Some years ago, at a zoo in New York, the elephant keeper noticed that one of his charges, a female elephant named Sophie, had picked up a stick with her trunk, and was using the stick to trace patterns in the dirt. Over the next several days, he noticed that Sophie made a regular habit of scratching the ground in this way. The keeper was curious. Was Sophie merely scratching the dust at random, or was she a real artist? After all, elephants are renowned for their intelligence, and her keeper thought that Sophie was especially clever.
The zookeeper set out to discover the answer to his question. He brought several large sheets of paper to the elephant compound, and substituted a paintbrush for Sophie’s stick. He placed the paper on the ground in front of Sophie, dipped the brush in paint, and gave it to her. Sophie caught on immediately. She was clearly delighted with this improvement over her usual medium of stick and dirt. With a few deft movements of her trunk she applied paint to paper. The difficulty was to determine when Sophie was finished with a particular piece. The keeper decided that whenever she paused in her work, he would replace the paper with a fresh sheet.
In this way, Sophie soon used up all the paper, and her keeper was left with a portfolio of her work. He was delighted with the results. True, he couldn’t recognize anything in the paintings, but he thought Sophie might be one of those modern, abstract artists. Now he needed an expert opinion, so he picked out his favorites from among the paintings, and took them to New York University, where he showed them to a famous artist and critic. Unfortunately, I can’t remember the expert’s name, but I’m sure you’d recognize it if you heard it.
The expert looked through the paintings, muttered a mild expletive and said, “I don’t know who did these, but whoever it is, he is very talented.” The zookeeper replied, “Well actually. . .it’s a she.” The expert retorted, “Then she is very talented! Such boldness and freedom of line! If only I could get my own students to fill a canvas like this. They hesitate. They’re afraid to make mistakes, so their work is pedestrian and constricted. Here on the other hand is confidence and boldness of execution. I tell you unequivocally, the woman who painted these is a true artist.” The keeper replied, “Well actually. . .she’s an elephant.” When he recovered from his shock, the expert retorted, “Then this elephant is a talented artist.” Now Sophie more than earns her keep by the sale of her work to collectors.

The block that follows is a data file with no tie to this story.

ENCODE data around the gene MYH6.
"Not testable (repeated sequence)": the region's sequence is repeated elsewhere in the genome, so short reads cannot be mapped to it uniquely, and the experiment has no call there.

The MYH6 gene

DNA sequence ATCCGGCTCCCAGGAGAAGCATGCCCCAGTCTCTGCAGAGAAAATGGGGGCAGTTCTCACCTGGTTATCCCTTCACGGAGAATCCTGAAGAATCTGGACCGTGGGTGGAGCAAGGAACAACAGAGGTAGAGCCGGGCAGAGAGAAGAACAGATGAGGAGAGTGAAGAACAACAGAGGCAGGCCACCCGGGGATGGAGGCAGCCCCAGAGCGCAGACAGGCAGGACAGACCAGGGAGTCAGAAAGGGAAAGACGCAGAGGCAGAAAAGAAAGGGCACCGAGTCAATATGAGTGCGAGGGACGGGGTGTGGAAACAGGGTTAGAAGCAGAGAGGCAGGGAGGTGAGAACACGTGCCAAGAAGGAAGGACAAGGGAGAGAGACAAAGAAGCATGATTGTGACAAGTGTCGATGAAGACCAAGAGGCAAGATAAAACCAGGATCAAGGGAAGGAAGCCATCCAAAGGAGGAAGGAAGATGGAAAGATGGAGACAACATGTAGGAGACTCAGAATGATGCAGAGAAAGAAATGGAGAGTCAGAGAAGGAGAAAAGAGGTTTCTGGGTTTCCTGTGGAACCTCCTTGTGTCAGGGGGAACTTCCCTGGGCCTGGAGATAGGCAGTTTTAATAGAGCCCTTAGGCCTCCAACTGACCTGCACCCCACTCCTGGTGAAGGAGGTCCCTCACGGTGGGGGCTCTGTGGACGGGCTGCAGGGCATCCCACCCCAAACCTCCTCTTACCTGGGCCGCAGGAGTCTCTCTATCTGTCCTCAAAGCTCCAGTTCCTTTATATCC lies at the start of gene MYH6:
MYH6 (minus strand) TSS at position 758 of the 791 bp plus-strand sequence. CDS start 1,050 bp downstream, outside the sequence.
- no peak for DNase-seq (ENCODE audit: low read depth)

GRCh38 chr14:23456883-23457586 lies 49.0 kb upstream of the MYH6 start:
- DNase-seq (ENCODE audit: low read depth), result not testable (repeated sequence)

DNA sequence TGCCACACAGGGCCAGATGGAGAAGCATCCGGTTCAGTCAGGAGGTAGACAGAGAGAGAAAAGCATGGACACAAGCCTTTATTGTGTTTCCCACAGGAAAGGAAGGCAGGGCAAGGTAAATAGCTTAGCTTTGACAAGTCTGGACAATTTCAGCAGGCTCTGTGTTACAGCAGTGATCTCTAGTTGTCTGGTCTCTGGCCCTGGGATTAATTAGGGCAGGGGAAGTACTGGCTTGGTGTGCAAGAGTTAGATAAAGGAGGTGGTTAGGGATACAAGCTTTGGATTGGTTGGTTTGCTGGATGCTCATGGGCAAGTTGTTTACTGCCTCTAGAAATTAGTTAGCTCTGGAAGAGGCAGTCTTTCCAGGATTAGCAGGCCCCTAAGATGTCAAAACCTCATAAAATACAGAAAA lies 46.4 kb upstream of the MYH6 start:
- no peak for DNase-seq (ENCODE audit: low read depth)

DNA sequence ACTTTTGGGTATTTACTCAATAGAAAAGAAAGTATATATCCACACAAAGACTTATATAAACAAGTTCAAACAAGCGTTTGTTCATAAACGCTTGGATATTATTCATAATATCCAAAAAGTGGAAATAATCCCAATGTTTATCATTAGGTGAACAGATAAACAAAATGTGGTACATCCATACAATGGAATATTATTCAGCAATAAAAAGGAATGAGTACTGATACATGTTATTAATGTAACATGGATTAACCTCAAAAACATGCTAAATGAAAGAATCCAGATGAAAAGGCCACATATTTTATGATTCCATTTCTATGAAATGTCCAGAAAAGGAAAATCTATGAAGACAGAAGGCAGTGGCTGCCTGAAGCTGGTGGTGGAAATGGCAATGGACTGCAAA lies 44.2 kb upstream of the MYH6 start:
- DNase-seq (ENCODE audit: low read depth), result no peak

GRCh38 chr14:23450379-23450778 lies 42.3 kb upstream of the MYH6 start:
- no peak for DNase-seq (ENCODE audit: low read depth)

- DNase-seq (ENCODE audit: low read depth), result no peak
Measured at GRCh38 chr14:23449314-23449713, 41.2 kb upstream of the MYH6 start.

I am reminded of this story by James’ insistence in our second reading that we must act on the word of God. “Be doers of the word and not hearers only, deluding yourselves.” Too often, even the most faithful Christians fear to act upon what they believe. They are like art students who hesitate before a blank canvas for fear of making a mistake. If we get caught up in this hesitation, this fear, our contribution to the world and to the Kingdom of God, can be cramped and stunted. We can bury the talents God has given us.
In our Gospel Jesus speaks of people who are careful to obey all the minor rules of their religion, but who never get to the heart of the matter. They never get around to loving God and neighbor with freedom and passion. They are like artists who find the perfect smock, choose just the right frame, and the right light, and who lay out their paints in the prescribed order, but who never lay brush to canvas.
How often we look back on our day and think, “There was a moment when I could have spoken up on behalf of my faith, or could have defended some absent person who was being slandered. There was a moment when I could have spoken a kind word, or comforted someone in need. There was a time when I should have prayed or tried to right an injustice. Perhaps the story of Sophie can inspire us to fill our life’s canvas with boldness and confidence. If we are to be God’s hands in the world, we have to take those hands out of our pockets. We have to overcome our fear of failure and embarrassment, and trust that Christ will bring good out of what we dare to attempt on his behalf. And if we appear to make fools of ourselves, well, then we are fools for Christ, and that is no bad thing to be.
Rev. Charles B. Gordon, C.S.C., is co-director of the Garaventa Center for Catholic Intellectual Life and American Culture at the University of Portland. He writes and records a regular blog called “Fractio Verbi.